While filling my tank yesterday, I saw a woman leave the gas station’s attached convenience store carrying two enormous cups from the soda fountain. As she got closer she told the man at the pump next to mine that the drink he wanted wasn’t available, so she’d gotten him something else instead. Before he had a chance to reply, she slipped on something. She managed not to fall, but did instinctively raised her arms to maintain her balance, which caused her to squeeze one of the cups she was holding and sort of fling the other one a towards the man. He wasn’t hit by the refreshing airborne beverage, but a fair portion of the squashed soda did end up on her.
The man’s reaction was immediate and, in sociological and psychological terms, is referred to as “laughing one’s ass off.” Obviously unaware that the behavior he displayed is considered appropriate and expected, she became quite irate. In addition to telling him to shut-up and calling him an asshole, she also said more than once that the situation wasn’t funny. I wanted to tell her that it most certainly was, and that the tantrum she was throwing served only to increased the funny-factor. But since people lacking a sense of humor about themselves can be quite dangerous if provoked, I kept my mouth shut.
Aside from being terribly entertaining, the gas station incident got me thinking about what’s funny and what isn’t; and wondering whether there’s anything that’s indisputably not funny, never has been and never will be. Anything besides Jeff Dunham, that is.
Even as a longtime member of the Loyal Order of Lesbians (L.O.L., we had the acronym first, people … you’re welcome), I’m not above joking about lesbians and U-Hauls, lesbians and cats, lesbians and flannel, lesbians and LBD, lesbians and Birkenstocks, lesbians and scissors, lesbians and softball, lesbians and golf, lesbians and lipstick, etc. But that doesn’t mean I’m going to find every lesbian joke or observation funny. I mean, most of them I probably will, but certainly not all because some things just aren’t funny (see Jeff Dunham, above).
But I’m not alone in my double-standard. I think most people probably have certain unwritten rules regarding what they feel justified complaining about or poking fun at, but reserve the right to be offended when another person makes a similar observation. Like the time a friend was going on and on about the problems she was having with her kids — their entitlements, lack of gratitude, laziness, smart mouths and so on — and was wondering what she had done to make them suddenly start behaving that way. To which I replied, “You haven’t done anything wrong lately. Your kids have pretty much just always been assholes.”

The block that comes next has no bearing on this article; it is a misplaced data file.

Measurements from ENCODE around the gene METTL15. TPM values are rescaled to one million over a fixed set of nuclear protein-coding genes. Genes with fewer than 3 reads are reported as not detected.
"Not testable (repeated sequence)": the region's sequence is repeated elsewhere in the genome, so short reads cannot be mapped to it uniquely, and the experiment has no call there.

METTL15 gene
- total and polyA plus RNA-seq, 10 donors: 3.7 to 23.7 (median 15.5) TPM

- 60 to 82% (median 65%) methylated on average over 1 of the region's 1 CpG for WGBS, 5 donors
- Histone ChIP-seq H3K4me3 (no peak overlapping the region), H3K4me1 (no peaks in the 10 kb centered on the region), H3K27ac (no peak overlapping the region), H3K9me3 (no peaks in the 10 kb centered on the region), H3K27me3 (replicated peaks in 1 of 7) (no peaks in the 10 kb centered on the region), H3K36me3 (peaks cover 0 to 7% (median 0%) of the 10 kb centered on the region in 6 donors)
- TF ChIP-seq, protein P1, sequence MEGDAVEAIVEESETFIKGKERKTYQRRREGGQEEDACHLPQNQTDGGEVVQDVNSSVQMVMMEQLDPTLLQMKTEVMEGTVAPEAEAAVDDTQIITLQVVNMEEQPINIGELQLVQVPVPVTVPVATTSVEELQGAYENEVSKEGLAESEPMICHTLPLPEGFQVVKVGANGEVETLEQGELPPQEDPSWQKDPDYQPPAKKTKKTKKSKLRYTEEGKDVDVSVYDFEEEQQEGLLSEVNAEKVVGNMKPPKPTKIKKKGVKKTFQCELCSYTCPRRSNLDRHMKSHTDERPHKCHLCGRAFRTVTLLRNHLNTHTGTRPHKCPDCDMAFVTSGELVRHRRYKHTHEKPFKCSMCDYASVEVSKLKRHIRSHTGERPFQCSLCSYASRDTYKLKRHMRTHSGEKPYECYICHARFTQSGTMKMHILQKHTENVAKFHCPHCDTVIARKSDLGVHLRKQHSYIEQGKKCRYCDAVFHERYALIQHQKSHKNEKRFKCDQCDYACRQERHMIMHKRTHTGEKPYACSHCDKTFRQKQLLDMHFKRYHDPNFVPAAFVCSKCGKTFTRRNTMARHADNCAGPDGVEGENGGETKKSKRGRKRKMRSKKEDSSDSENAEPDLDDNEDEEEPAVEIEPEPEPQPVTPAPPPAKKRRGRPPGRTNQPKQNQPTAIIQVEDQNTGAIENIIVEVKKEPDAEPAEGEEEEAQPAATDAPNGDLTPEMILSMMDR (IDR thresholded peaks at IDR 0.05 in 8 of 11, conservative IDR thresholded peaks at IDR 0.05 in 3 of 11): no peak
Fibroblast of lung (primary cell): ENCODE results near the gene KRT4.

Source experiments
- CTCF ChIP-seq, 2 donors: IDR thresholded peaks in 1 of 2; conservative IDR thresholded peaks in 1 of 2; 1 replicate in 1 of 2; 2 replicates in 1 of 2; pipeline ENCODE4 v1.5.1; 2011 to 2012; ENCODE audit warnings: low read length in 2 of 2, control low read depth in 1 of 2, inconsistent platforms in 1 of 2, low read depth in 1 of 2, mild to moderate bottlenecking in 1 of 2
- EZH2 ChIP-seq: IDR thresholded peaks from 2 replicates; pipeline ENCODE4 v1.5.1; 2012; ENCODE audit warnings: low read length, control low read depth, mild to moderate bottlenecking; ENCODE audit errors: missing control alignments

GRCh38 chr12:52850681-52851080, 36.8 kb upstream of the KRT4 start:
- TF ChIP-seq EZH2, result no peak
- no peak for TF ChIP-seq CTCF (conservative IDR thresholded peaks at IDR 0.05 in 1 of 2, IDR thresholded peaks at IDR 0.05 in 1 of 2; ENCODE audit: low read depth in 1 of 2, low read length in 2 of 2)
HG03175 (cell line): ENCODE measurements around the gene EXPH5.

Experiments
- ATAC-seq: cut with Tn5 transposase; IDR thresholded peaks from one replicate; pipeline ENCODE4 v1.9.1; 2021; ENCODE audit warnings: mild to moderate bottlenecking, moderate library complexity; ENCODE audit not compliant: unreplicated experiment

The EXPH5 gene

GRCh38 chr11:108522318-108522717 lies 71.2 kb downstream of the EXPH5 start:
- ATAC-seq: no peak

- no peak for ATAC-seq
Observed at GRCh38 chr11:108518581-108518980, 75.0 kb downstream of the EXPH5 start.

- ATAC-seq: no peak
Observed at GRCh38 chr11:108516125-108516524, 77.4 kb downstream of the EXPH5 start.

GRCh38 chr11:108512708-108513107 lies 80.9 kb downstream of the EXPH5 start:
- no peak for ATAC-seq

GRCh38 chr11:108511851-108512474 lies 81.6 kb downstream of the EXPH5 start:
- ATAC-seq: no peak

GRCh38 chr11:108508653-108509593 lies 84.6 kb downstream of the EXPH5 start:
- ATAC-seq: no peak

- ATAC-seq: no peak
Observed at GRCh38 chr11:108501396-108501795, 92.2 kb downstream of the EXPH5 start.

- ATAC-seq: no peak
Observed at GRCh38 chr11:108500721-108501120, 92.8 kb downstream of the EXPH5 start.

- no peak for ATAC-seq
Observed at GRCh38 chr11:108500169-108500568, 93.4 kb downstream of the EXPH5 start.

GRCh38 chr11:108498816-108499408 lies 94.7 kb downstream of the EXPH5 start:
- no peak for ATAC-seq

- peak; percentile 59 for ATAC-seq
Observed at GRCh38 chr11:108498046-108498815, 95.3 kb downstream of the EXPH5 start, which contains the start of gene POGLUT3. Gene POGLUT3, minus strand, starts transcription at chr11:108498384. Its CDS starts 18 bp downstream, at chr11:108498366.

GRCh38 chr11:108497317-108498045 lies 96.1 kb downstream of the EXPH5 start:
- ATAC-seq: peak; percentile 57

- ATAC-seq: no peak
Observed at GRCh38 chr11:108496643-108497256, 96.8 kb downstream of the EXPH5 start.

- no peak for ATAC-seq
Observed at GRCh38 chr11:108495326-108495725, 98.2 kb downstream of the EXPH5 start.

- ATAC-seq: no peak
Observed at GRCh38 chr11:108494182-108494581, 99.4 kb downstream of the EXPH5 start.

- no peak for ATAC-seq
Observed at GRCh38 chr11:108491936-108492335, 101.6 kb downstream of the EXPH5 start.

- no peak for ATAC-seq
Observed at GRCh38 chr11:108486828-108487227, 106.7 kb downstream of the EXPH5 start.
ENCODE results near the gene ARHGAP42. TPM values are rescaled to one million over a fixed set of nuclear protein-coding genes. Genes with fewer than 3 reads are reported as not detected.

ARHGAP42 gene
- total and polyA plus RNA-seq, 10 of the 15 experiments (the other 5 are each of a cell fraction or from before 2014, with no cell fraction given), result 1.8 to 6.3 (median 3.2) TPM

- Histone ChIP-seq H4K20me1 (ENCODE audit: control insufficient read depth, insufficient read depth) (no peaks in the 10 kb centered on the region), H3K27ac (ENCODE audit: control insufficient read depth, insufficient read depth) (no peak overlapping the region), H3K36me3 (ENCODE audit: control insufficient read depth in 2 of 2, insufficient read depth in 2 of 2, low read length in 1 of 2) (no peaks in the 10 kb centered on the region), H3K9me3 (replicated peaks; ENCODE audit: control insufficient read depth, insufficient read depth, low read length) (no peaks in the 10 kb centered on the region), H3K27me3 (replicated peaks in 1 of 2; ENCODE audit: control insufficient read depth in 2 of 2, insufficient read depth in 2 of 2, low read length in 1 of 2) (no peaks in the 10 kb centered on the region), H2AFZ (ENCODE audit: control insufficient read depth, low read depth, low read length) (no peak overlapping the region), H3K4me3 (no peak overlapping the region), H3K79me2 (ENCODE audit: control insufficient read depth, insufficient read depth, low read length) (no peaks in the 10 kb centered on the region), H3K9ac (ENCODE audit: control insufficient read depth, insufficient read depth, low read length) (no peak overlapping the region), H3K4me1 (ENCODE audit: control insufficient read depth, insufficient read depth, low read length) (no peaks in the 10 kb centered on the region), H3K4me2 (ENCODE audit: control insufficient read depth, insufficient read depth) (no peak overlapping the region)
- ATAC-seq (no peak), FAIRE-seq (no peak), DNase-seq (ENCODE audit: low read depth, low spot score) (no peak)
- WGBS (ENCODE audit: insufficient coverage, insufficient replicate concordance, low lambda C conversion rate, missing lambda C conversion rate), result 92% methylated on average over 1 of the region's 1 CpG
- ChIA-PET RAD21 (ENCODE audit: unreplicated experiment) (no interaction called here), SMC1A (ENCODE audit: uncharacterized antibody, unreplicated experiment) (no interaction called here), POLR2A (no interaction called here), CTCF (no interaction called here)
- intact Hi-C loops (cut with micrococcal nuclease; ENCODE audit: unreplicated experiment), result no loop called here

Was I joking? Yes. Well, kind of. Her kids actually were assholes (and likely still are), but I was making a joke of it. Did she think it was funny? She absolutely did not. Not one bit. But when relating the tale to explain to Friend#2 why Friend#1 was mad at me, Friend#2 thought that it was.
So was my little comment funny or not? Which friend is correct?
Don’t strain your brain too hard trying to decide. That was a bit of a trick question, because it turns out that they’re both right.
Friend#1 might be high-strung with a tendency to over react (and by “tendency”, I mean a “chronic and incurable condition”), but being Queen of Mount Mole Hill doesn’t mean that her feelings weren’t valid. The warning about not getting between a mama bear and her cubs also applies to human moms. Make that mistake and she’ll tear your face off and eat it in front of you. The bears can also be aggressive.
Friend #2 was well-acquainted with Friend#1’s offspring, but not emotionally invested in them … and why would she be? They’re assholes. She can see the humor in the situation because she knows it’s true and she has no instinct to protect them.
This paradox, where a joke is found to be both funny and not funny at the same time, is fairly common and an example of quantum indeterminacy. But you’re probably more familiar with its common name, Schrödinger’s Joke.
Based on my exhaustive research, which includes, but is not limited to, assumptions based solely on my own experiences, things that sound right and are most likely true, and in-depth fact checking on Wikipedia (looking up how to spell Schrödinger), I’ve come to the conclusion that there are many things that aren’t funny (I believe I mentioned Jeff Dunham), but far fewer that shouldn’t be joked about.
Some might say that if something isn’t funny, it shouldn’t be joked about at all. But if I was limited to only making fun of things that are funny, I wouldn’t be able to mention Jeff Dunham for the fourth time. Others may say that if I don’t like him, I don’t have to listen to him or go to his shows, but that my jokes about Jeff Dunham and his inexplicable popularity, are mean and unnecessary. And to them, I’d just have to say, “Who’s joking?”